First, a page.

4. Miller AJ, Mihm MC, Jr. Melanoma. N Engl J Med. 2006; 355:51–65.
5. Gimotty PA, Guerry D, Ming ME, Elenitsas R, Xu X, Czerniecki B, Spitz F, Schuchter L, Elder D. Thin primary cutaneous malignant melanoma: a prognostic tree for 10-year metastasis is more accurate than American Joint Committee on Cancer staging. J Clin Oncol. 2004; 22:3668–3676.
6. Guerry Dt, Synnestvedt M, Elder DE, Schultz D. Lessons from tumor progression: the invasive radial growth phase of melanoma is common, incapable of metastasis, and indolent. J Invest Dermatol. 1993; 100:342S–345S.
7. Nikolaou V, Stratigos AJ. Emerging trends in the epidemiology of melanoma. Br J Dermatol. 2014; 170:11–19.
8. Slominski AT, Carlson JA. Melanoma resistance: a bright future for academicians and a challenge for patient advocates. Mayo Clin Proc. 2014; 89:429–433.
9. Slominski A, Wortsman J, Carlson AJ, Matsuoka LY, Balch CM, Mihm MC. Malignant melanoma. Arch Pathol Lab Med. 2001; 125:1295–1306.
10. Linette GP, Carlson JA, Slominski A, Mihm MC, Ross JS. Biomarkers in melanoma: stage III and IV disease. Expert Rev Mol Diagn. 2005; 5:65–74.
11. Slominski A, Tobin DJ, Shibahara S, Wortsman J. Melanin pigmentation in mammalian skin and its hormonal regulation. Physiol Rev. 2004; 84:1155–1228.
12. Prota G: Melanins and Melanogenesis. San Diegoo, New York, Boston, London, Sydney, Tokyo, Toronto Academic Press, Inc. Harcourt Brace Jovanovich, Publishers; 1992.
13. Prota G. Melanins, melanogenesis and melanocytes: looking at their functional significance from the chemist’s viewpoint. Pigment Cell Res. 2000; 13:283–293.
14. Meredith P, Sarna T. The physical and chemical properties of eumelanin. Pigment Cell Res. 2006; 19:572–594.
15. Sarna T. Properties and function of the ocular melanin—a photobiophysical view. J Photochem Photobiol B. 1992; 12:215–258.
16. Slominski A, Wortsman J, Carlson A, Matsuoka L, Balch CM, Mihm M. Malignant melanoma: An update. Arch Pathol Lab Med. 2001; 125:1295–1306.
17. Slominski A, Paus R, Mihm MC. Inhibition of melanogenesis as an adjuvant strategy in the treatment of melanotic melanomas: selective review and hypothesis. Anticancer Res. 1998; 18:3709–3715.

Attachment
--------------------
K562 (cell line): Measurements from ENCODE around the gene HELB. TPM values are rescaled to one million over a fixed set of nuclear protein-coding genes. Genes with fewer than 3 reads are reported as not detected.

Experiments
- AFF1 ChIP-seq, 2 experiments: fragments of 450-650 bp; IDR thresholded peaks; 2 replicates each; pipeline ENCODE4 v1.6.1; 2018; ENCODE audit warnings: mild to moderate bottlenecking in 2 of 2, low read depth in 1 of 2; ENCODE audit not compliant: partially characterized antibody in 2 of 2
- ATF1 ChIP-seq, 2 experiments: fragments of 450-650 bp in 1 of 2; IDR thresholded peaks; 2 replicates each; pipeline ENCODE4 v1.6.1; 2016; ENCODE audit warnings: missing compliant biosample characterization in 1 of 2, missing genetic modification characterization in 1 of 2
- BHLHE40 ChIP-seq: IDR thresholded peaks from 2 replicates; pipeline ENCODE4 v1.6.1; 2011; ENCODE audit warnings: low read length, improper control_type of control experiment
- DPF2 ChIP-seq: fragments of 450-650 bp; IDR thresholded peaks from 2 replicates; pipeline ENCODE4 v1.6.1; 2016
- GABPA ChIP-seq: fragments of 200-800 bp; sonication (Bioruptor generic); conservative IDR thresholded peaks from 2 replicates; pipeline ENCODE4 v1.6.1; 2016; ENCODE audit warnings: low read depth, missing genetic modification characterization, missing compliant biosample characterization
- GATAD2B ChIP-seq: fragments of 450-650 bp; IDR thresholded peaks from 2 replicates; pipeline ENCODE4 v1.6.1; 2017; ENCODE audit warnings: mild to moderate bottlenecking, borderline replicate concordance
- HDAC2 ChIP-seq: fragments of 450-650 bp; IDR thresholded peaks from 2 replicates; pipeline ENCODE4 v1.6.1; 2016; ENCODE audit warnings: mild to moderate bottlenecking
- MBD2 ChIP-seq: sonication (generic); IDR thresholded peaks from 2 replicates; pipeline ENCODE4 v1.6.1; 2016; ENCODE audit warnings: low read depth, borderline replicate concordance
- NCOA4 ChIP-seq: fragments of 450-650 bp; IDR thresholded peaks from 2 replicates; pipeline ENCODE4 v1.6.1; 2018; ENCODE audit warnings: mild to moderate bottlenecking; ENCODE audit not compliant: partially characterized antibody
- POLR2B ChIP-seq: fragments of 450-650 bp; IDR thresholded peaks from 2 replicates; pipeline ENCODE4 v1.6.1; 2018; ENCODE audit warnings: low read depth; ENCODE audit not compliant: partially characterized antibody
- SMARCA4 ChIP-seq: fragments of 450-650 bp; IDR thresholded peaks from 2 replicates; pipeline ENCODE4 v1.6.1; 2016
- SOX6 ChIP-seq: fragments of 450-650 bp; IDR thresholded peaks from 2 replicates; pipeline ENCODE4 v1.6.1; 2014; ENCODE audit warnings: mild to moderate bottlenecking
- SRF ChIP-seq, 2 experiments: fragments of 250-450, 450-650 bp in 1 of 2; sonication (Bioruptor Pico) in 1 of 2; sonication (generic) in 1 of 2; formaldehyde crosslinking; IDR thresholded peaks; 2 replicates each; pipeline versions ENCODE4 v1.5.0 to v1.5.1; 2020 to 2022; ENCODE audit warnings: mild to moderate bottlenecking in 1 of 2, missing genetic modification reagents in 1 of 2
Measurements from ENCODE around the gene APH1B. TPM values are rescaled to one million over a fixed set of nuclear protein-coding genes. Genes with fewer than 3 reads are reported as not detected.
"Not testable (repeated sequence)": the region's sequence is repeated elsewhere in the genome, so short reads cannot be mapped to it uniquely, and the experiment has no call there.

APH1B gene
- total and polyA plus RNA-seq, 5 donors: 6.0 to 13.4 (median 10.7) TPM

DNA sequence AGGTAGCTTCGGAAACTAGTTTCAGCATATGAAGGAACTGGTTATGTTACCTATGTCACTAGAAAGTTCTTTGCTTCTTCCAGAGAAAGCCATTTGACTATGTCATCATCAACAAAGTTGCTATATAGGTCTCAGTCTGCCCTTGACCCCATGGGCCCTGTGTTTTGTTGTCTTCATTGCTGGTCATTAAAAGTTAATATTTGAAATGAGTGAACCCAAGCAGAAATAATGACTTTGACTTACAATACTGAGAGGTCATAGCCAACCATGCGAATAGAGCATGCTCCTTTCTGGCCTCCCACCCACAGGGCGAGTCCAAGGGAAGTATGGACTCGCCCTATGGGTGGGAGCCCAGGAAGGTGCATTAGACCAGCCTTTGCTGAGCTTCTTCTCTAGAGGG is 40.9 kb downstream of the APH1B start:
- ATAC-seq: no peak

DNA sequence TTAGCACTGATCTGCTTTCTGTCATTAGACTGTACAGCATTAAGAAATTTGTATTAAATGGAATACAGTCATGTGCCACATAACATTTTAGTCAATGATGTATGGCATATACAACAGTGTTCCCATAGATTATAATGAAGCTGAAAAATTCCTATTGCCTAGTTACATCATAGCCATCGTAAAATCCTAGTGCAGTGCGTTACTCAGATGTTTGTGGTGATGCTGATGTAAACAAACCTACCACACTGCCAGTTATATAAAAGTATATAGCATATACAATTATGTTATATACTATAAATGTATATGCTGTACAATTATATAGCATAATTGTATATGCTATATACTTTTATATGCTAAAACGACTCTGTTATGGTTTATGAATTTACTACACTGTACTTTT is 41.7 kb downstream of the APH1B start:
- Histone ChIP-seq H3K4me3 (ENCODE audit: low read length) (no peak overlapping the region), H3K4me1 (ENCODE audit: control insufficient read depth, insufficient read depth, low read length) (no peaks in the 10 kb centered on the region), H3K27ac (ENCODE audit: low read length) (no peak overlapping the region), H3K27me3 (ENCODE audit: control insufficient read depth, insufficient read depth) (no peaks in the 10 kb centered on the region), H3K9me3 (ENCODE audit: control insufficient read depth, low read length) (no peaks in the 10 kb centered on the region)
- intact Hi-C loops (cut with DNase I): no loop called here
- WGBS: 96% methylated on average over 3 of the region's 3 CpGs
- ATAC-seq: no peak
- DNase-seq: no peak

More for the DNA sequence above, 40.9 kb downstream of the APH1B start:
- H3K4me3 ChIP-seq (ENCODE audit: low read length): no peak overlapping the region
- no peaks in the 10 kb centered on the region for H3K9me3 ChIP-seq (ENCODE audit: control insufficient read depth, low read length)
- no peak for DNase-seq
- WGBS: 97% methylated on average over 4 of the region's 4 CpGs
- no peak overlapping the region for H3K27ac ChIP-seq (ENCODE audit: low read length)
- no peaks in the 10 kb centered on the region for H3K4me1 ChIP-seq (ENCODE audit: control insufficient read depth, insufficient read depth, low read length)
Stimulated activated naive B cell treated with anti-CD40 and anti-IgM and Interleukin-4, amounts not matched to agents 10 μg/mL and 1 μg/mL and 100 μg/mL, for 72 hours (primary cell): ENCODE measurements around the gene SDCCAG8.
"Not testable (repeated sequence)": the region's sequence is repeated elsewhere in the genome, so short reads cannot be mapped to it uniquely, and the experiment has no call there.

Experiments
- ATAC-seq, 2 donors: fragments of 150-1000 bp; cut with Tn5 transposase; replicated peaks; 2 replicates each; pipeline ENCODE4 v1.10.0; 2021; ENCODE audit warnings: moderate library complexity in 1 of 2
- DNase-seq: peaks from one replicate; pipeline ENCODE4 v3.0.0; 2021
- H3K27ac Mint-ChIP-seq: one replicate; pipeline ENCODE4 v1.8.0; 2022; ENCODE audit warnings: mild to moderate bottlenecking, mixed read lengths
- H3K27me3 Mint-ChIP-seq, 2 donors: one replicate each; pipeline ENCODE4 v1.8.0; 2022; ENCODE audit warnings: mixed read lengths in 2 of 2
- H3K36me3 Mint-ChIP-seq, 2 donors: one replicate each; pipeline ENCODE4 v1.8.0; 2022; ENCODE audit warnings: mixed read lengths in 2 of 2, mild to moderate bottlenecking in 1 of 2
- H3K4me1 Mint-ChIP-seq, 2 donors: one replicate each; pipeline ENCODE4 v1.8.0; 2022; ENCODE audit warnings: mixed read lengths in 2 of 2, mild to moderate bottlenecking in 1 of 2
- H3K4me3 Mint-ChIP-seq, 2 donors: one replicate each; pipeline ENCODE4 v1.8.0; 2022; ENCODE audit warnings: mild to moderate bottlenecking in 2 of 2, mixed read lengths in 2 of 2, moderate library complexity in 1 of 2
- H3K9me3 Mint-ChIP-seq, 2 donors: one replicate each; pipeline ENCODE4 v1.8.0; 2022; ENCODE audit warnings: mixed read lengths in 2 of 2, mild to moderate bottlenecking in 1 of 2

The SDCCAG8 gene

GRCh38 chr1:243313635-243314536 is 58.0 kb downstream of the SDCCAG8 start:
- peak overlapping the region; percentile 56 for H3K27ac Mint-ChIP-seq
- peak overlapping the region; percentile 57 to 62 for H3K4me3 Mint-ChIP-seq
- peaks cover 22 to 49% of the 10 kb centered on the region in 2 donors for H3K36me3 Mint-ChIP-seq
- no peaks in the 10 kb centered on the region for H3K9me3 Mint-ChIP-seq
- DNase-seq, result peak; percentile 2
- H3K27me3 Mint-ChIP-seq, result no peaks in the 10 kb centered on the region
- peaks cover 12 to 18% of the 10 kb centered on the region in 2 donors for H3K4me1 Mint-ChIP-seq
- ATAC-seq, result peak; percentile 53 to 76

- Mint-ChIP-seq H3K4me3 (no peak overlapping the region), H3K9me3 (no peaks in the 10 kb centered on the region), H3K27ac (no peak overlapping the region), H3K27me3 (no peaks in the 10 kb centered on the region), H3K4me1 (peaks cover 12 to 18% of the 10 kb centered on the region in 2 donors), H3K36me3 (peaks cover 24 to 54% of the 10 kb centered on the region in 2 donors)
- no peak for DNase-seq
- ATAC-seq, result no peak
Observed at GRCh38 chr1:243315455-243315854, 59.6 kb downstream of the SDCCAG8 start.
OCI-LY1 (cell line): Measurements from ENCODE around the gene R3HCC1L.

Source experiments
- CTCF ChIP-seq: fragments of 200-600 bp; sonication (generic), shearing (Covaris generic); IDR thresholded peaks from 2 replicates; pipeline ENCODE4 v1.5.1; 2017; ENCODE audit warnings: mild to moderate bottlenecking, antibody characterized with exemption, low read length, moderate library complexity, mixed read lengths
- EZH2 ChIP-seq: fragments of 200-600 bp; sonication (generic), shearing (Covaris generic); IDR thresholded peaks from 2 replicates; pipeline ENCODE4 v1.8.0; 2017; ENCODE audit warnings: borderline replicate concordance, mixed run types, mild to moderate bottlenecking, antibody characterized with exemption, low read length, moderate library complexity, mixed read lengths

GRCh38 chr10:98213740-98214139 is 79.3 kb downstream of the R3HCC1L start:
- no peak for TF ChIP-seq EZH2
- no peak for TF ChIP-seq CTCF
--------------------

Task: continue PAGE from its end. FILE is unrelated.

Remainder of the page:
18. Lazova R, Pawelek JM. Why do melanomas get so dark? Exp Dermatol. 2009; 18:934–938.
19. Meyskens FL, Jr., Farmer PJ, Yang S, Anton-Culver H. New perspectives on melanoma pathogenesis and chemoprevention. Recent Results Cancer Res. 2007; 174:191–195.
20. Plonka PM, Passeron T, Brenner M, Tobin DJ, Shibahara S, Thomas A, Slominski A, Kadekaro AL, Hershkovitz D, Peters E, Nordlund JJ, Abdel-Malek Z, Takeda K, et al. What are melanocytes really doing all day long...? Exp Dermatol. 2009; 18:799–819.
21. Slominski A, Zbytek B, Slominski R. Inhibitors of melanogenesis increase toxicity of cyclophosphamide and lymphocytes against melanoma cells. Int J Cancer. 2009; 124:1470–1477.
22. Slominski A, Zmijewski MA, Pawelek J. L-tyrosine and L-dihydroxyphenylalanine as hormone-like regulators of melanocyte functions. Pigment Cell Melanoma Res. 2012; 25:14–27.
23. Slominski RM, Zmijewski MA, Slominski AT. The role of melanin pigment in melanoma. Exp Dermatol. 2015; 24:258–259.
24. d’Ischia M, Wakamatsu K, Cicoira F, Di Mauro E, Garcia-Borron JC, Commo S, Galvan I, Ghanem G, Kenzo K, Meredith P, Pezzella A, Santato C, Sarna T, et al. Melanins and melanogenesis: from pigment cells to human health and technological applications. Pigment Cell Melanoma Res. 2015; 28:520–544.
25. Schweitzer AD, Howell RC, Jiang Z, Bryan RA, Gerfen G, Chen CC, Mah D, Cahill S, Casadevall A, Dadachova E. Physico-chemical evaluation of rationally designed melanins as novel nature-inspired radioprotectors. PLoS One. 2009; 4:e7229.
26. Lukiewicz S. The biological role of melanin. I. New concepts and methodical approaches. Folia Histochem Cytochem (Krakow). 1972; 10:93–108.
27. Pajak S, Subczynski W, Panz T, Lukiewicz S. Rate of oxygen consumption of hamster melanoma cells as a factor influencing their radioresistance. Folia Histochem Cytochem (Krakow). 1980; 18:33–39.
28. Cichorek M. Camptothecin-induced death of amelanotic and melanotic melanoma cells in different phases of cell cycle. Neoplasma. 2011; 58:227–234.
29. Cichorek M, Kozlowska K, Bryl E. The activity of caspases in spontaneous and camptothecin-induced death of melanotic and amelanotic melanoma cell. Cancer Biol Ther. 2007; 6:346–353.
30. Lukiewicz S, Pilas B, Nowicka J, Cieszka K, Gurbiel R. Molecular and Cellular Basis of Different Radiosensitivity in Pigmented and Non-Pigmented Hamster Melanoma Cells. The Yale Journal of Biology and Medicine (The XI International Pigment Cell Conference). 1980; 53:391–392.
31. Lukiewicz S, Mach H, Link E, Maciejewski Z, Pilas B, Nowicka J. Laboratory Tests and Clinical Trials on Chemical Radiosensitization of Pigmented Cells (Including Hamster and Human Melanoma). The Yale Journal of Biology and Medicine (The XI International Pigment Cell Conference). 1980; 53:392.
32. Brozyna AA, VanMiddlesworth L, Slominski AT. Inhibition of melanogenesis as a radiation sensitizer for melanoma therapy. Int J Cancer. 2008; 123:1448–1456.
33. Janjetovic Z, Brozyna AA, Tuckey RC, Kim TK, Nguyen MN, Jozwicki W, Pfeffer SR, Pfeffer LM, Slominski AT. High basal NF-kappaB activity in nonpigmented melanoma cells is associated with an enhanced sensitivity to vitamin D3 derivatives. Br J Cancer. 2010; 105:1874–1884.